General Assembly Post-Game Wrap-Up/Pre-Game Show: Thurs., June 27, 2013

Filed in Delaware by on June 27, 2013

Now the days dwindle down to a precious few two…

Today and Sunday, and it’s a wrap for the first session of the 147th Delaware General Assembly. We are not in the denouement phase just yet, but we’re getting there. The Senate will give final approval to the Budget Bill today, the House will likely approve the Bond Bill today, and Grant-In-Aid may wait until Sunday, or may not. The Bond Bill unanimously passed the Senate yesterday, so everybody must have gotten something.

So much action yesterday. The Beaudhisatva’s got some work to do if he wants to get his bail reform constitutional amendment through. Yesterday’s Senate vote left the measure two votes shy of securing the necessary 2/3 majority. Quite the interesting dynamic to that roll call. Since you can check out all the results for yourselves, I’m gonna highlight bills that did not have near-unanimous support, but passed.

Whoa! Looky here. Talleyville firefighters will no doubt be intrigued to learn that only one senator voting against SB 53(Ennis), which ‘creates a presumption that a covered firefighter who has heart disease, hypertension, lung disease or certain cancers contracted the occupational disease arising out of and in the course of actions in the line of duty’.  That senator? Pope Pompous I, formerly Monsignor Lavelle. Clip ‘n save.

Not sure why Senate Rethugs would vote en masse against SB 115(Henry), but they did. Seems like the bill would serve to protect the public from licensees who present a threat to the public, which even R’s would likely favor. What am I missing?

SB 125(Poore) is more typical of Rethug proclivities. It would help manufactured homeowners, which is why four of them voted no. If you guessed Bonini, Da Pope, Lawson, and Simpson, you’re correct.

SB 136(Henry), which related to parental rights in adoptions, barely attained a Senate majority. Understandable, considering the subject matter.

Also barely squeaking through, following parliamentary maneuvering, was SB 141(Marshall), which allows law enforcement officers to purchase firearms as undercover officers using CFRP (Community Firearms Recovery Program) funds. Since it deals with the City of Wilmington, all R’s, plus Venables, reflexively voted no.

On the House side, the Atkins flagpole bill was passed, and goes to the Governor. Several ‘not votings’, the roll call here. Wouldn’t shock me if the Governor’s lawyers have some questions about this one.

Here’s a pretty damned good bill that faced opposition from some of the usual suspects. HB 180(J. Johnson) requires all commercial vehicles, except farm vehicles, registered with a gross vehicle weight of 26000 lbs. or over in the State of Delaware to be equipped with an audible reverse warning signal, backup camera or other warning device that adequately places an individual within 50 feet of such vehicle on notice that such commercial vehicle intends to and/or is in the process of reversing. I mean, who wouldn’t want that? The answer is found here in the roll call. All Rethugs, plus Atkins.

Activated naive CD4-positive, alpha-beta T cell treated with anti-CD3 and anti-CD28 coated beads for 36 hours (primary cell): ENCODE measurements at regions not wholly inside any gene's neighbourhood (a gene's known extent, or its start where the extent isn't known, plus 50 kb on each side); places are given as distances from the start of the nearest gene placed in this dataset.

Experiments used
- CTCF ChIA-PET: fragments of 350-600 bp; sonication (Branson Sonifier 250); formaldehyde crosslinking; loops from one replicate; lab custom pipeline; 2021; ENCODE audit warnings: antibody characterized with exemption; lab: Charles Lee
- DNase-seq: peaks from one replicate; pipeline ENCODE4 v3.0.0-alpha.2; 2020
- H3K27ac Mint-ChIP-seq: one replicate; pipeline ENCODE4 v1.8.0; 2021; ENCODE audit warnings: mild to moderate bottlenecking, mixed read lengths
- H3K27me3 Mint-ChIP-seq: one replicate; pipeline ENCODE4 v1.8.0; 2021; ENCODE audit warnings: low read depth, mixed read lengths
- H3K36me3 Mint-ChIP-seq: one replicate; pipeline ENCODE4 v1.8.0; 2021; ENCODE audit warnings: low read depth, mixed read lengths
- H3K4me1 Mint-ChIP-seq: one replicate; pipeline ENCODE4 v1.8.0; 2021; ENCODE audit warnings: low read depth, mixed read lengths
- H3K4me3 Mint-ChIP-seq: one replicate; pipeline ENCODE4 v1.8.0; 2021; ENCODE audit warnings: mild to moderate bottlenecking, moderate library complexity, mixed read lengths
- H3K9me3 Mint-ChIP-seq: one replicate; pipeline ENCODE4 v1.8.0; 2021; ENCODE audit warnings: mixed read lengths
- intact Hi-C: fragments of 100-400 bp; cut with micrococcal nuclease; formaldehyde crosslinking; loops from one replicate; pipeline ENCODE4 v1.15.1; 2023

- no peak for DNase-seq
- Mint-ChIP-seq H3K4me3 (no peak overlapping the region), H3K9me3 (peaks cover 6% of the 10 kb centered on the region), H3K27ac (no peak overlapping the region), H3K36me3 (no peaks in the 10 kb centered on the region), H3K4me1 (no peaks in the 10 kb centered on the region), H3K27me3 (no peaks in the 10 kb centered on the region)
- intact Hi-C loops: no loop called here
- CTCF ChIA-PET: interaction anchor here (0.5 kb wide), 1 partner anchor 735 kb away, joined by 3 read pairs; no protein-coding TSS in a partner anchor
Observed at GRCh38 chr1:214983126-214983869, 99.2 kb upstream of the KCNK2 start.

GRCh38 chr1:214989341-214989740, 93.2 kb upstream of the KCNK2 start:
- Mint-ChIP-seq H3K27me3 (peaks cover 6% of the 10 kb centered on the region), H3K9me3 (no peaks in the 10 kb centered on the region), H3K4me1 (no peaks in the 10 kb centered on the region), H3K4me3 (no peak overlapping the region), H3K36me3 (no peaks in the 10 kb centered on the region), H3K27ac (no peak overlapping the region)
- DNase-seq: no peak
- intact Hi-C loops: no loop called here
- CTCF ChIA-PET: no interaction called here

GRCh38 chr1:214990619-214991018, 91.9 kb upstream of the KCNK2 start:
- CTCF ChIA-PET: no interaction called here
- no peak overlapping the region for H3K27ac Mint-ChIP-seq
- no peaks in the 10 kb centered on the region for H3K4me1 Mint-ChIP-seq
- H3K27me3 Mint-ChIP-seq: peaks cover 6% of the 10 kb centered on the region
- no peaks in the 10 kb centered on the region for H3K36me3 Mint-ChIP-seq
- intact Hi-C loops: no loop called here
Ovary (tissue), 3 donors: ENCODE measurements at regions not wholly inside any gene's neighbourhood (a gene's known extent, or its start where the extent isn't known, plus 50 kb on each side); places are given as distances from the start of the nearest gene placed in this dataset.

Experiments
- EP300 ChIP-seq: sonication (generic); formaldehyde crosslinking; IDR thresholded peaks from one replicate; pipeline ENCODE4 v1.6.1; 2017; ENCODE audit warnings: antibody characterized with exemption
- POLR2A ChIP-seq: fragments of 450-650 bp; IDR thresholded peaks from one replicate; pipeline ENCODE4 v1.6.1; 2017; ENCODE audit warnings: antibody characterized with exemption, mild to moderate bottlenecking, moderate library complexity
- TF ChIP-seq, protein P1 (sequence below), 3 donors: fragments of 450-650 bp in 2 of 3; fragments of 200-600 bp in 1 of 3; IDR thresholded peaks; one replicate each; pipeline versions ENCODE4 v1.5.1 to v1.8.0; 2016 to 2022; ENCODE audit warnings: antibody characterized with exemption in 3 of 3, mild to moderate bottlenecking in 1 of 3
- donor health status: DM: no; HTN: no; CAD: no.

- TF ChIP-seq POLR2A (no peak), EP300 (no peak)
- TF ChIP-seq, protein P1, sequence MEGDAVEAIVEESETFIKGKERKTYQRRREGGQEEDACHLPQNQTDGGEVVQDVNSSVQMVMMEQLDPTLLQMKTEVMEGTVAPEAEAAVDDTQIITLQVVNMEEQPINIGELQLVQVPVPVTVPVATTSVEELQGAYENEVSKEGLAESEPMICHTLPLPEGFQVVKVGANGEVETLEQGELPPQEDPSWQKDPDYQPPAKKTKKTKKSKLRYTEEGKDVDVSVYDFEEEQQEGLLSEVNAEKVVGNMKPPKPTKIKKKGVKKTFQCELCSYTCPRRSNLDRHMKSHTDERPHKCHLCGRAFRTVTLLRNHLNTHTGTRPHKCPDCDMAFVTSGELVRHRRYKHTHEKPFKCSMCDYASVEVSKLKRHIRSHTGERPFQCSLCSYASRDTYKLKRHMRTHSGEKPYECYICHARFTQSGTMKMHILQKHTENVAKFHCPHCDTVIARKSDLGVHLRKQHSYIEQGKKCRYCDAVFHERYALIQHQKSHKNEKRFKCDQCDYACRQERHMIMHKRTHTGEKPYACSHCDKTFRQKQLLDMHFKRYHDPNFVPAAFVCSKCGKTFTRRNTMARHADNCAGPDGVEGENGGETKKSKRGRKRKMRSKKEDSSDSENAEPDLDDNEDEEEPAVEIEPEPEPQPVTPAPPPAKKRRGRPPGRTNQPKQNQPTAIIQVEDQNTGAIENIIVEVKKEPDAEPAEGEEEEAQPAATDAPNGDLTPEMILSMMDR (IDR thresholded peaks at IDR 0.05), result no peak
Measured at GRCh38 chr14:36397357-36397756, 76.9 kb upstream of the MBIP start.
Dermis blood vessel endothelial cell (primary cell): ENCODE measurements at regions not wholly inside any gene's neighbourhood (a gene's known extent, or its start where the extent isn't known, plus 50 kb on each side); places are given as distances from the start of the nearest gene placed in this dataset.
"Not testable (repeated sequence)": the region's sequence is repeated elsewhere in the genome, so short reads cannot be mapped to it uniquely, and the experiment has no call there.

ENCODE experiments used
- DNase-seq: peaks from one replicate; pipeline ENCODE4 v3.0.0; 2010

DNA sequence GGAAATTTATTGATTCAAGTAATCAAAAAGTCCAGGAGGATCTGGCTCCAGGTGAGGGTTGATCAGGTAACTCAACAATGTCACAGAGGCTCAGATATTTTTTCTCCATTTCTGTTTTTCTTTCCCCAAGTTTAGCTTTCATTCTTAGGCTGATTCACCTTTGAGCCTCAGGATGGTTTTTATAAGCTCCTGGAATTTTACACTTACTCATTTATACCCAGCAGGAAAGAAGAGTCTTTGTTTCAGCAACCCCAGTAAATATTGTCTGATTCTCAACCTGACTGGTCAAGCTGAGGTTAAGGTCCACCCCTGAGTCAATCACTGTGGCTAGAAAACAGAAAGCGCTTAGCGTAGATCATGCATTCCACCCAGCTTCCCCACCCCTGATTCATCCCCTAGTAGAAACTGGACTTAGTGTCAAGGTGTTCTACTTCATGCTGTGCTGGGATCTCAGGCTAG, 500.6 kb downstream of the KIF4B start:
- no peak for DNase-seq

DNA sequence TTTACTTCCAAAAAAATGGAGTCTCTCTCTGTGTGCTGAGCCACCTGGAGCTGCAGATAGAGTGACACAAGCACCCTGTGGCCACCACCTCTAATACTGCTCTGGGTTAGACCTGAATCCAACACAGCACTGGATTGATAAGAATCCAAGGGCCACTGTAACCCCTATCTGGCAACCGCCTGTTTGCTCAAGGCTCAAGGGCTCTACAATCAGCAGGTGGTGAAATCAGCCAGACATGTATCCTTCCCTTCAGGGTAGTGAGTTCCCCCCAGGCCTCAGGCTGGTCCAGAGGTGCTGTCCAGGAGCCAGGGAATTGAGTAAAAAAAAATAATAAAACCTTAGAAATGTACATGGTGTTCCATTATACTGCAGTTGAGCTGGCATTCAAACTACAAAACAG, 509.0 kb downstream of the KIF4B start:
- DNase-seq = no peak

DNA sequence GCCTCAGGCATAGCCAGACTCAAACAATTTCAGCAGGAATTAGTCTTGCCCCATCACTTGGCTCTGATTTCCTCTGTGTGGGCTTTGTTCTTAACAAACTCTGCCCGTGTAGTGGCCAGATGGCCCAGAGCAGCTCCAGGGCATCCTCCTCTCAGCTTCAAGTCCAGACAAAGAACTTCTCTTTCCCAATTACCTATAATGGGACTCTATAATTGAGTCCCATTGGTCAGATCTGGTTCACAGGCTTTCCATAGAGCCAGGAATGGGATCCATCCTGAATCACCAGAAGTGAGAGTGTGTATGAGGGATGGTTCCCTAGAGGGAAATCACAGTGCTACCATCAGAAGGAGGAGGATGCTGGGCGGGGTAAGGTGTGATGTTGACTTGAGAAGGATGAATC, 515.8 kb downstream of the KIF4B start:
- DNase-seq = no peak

Today’s Senate Agenda looks pretty tame. I like SB 142(Marshall), which ‘limits the interest rate that can be charged on pension loans or advances, and any type of lending agreement against the pension and/or pension payments of an individual borrower or borrowers, to the legal interest rate…’.   Other than the Budget Bill, the second half of the Agenda consists of bills held over from the previous agenda. Keep in mind that, at this stage, bills can pop up and be considered under MTSR, aka ‘Motion to Suspend Rules’, at any time. Especially when a bill returns from the other house with amendments.

An interesting House Agenda today. Because of the legislature’s traditional plantation mentality when it comes to Wilmington, the city has often been prevented from doing things on its own. HB 198(Brady) would enable municipalities to take their own initiatives concerning recycling. In the case of Wilmington, it appears to be a ban on the dissemination of plastic bags. Good, hope the bill passes.

I also like HB 56(D. Short), which ‘sets certain regulations for motor vehicle data-reporting devices to prohibit the use by insurance companies of such data for anything other than consideration for premium discounts, requires disclosure to the insured of others who may gain access to such data, and otherwise prohibits insurance companies from releasing such data to others.’

You already know my opinion concerning SB 20(Henry), which establishes yet another strata of ‘victims’ who are deemed more important than the rest of us. Seeing as how the only senator who agreed with me was Colin Bonini, you can well guess this bill’s fate in the House today.

I think we all know each other’s opinions about SB 27(Sokola), which encourages the development of public school accelerated learning programs.  I love threads like yesterday’s analysis of this bill. Agree or disagree, we’ve got some damned knowledgeable experts out there. Thanks!

The rest of today’s House Agenda consists largely of Senate bills that garnered unanimous, or near unanimous, Senate support.

Hey, here’s a just-introduced bill that I hope gets passed before June 30. SB 150(Poore) reflects the Joint Sunset Committee’s review of the Sustainable Energy Utility. By now, the tragicomic performance of this pet project of Sen. McDowell’s has become the stuff of legends, and not of the heroic kind. I know that a lot of you have done some serious writing on this issue, so I encourage you to link to the bill, and come back with your comments. To me, it looks like a serious agency reorganization that just might well force the Utility to live up to its public purpose. Whaddayathink?

Save some of that grey matter for Sunday, when the session will head into the…:


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